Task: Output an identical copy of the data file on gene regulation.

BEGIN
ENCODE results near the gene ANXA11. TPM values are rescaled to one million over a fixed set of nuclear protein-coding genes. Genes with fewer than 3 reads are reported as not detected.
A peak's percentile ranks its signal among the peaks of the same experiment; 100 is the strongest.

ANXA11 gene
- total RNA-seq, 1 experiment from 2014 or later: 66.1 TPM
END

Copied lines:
ENCODE results near the gene ANXA11. TPM values are rescaled to one million over a fixed set of nuclear protein-coding genes. Genes with fewer than 3 reads are reported as not detected.
A peak's percentile ranks its signal among the peaks of the same experiment; 100 is the strongest.

ANXA11 gene
- total RNA-seq, 1 experiment from 2014 or later: 66.1 TPM